Gov. Susana Martinez (R-N.M.) cast the state's 24 votes for Republican presidential candidate Donald Trump, two months after Trump criticized Martinez. (The Washington Post)

Alls well that ends with a Donald Trump victory?

Almost two months after Trump came to her home state and very publicly criticized her at a rally -- "She’s not doing the job" -- and threatened to deepen the party schisms, New Mexico's governor looked like she had put that all behind her.

On Tuesday night, Gov. Susana Martinez (R) helped her state deliver all of its 24 delegates to Trump's nomination. New Mexico wasn't a crucial state to Trump's victory or anything, but having Martinez help cast its votes for him was certainly a feel-good moment for Republicans who just want the party to be unified in November. (For Republicans who can't stand Trump, watching Martinez smile as her state voted for him was probably not so sweet. But that's a different story entirely.)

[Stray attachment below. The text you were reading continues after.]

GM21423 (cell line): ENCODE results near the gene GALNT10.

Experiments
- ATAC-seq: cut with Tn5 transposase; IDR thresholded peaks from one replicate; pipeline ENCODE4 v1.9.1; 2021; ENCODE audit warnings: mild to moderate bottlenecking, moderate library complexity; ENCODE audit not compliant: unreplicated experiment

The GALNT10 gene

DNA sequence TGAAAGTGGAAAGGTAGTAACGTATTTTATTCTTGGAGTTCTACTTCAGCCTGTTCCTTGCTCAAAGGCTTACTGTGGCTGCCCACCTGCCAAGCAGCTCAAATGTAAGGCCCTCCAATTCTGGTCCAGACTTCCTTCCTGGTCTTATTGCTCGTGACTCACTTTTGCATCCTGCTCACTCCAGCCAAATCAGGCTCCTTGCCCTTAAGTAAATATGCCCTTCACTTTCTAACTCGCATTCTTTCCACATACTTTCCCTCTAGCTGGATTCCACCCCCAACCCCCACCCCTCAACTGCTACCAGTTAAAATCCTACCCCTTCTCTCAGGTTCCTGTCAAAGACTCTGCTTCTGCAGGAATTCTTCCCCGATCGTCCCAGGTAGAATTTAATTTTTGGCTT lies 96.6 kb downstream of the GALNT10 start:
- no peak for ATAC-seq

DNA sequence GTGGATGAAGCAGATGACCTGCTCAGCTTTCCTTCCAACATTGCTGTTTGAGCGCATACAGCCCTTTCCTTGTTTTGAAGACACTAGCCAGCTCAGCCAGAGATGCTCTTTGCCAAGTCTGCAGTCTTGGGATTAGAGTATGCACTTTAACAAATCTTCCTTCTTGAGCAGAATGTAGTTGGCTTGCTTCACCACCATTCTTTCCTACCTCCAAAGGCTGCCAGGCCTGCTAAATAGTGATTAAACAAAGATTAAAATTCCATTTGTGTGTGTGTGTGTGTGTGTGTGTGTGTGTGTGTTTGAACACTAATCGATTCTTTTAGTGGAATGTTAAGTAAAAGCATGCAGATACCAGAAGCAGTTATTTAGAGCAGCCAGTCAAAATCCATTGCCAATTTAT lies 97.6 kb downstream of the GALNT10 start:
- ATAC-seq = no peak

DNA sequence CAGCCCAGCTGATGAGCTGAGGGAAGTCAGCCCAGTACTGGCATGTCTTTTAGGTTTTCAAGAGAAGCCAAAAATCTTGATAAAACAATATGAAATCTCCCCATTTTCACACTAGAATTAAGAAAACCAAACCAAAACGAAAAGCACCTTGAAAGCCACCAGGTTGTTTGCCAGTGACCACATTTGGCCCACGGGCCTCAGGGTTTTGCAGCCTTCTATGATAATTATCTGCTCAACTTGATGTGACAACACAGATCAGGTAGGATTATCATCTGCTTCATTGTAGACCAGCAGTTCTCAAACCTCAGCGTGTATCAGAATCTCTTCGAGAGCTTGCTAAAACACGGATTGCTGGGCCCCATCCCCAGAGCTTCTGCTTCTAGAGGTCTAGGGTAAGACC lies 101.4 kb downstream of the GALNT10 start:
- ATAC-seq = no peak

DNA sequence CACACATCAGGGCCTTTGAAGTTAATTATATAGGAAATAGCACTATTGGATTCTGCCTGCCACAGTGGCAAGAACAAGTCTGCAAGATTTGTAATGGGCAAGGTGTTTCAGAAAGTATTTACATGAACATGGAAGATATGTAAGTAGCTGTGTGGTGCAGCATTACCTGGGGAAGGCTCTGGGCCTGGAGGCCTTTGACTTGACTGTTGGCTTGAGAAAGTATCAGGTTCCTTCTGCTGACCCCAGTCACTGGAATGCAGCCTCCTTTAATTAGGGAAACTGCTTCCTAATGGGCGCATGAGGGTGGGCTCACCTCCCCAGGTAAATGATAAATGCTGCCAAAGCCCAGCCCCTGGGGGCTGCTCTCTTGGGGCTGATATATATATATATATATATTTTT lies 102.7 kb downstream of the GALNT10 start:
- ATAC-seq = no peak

To be clear, Martinez didn't have to be on the floor of the convention, and she didn't have to play a role in announcing her state's vote for Trumps. Trump won all of New Mexico's delegates after winning its June 7 primary with 70 percent of the vote, one of his highest win margins of the primary.

Martinez -- once hailed as the GOP's ideal vice presidential pick -- hasn't even endorsed Trump.  It was a glaring omission in his list of endorsements given she is the chair of the Republican Governors' Association and a rising star once hailed as the GOP's ideal vice presidential pick.

Speaking at a rally in Albuquerque May 24, Republican presidential candidate Donald Trump criticized Gov. Susana Martinez (R-N.M.), saying, "Hey! Maybe I'll run for governor of New Mexico. I'll get this place going." (Reuters)

It's plausible Trump was frustrated with Martinez's silence when he decided to go after her record as governor at a rally in her own backyard. His comments swept the headlines the next day and forced other Republicans to come to her defense.

A little more than a week after the skirmish, their relationship changed dramatically -- at least on Trump's end. Trump did an about face and told the Santa Fe New Mexican he wants Martinez's endorsement. "I like her. I respect her," he said.

Technically speaking, he still doesn't have it. But in a roundabout way, Martinez's made clear Tuesday she's at least not harboring any grudges against her party's presidential nominee.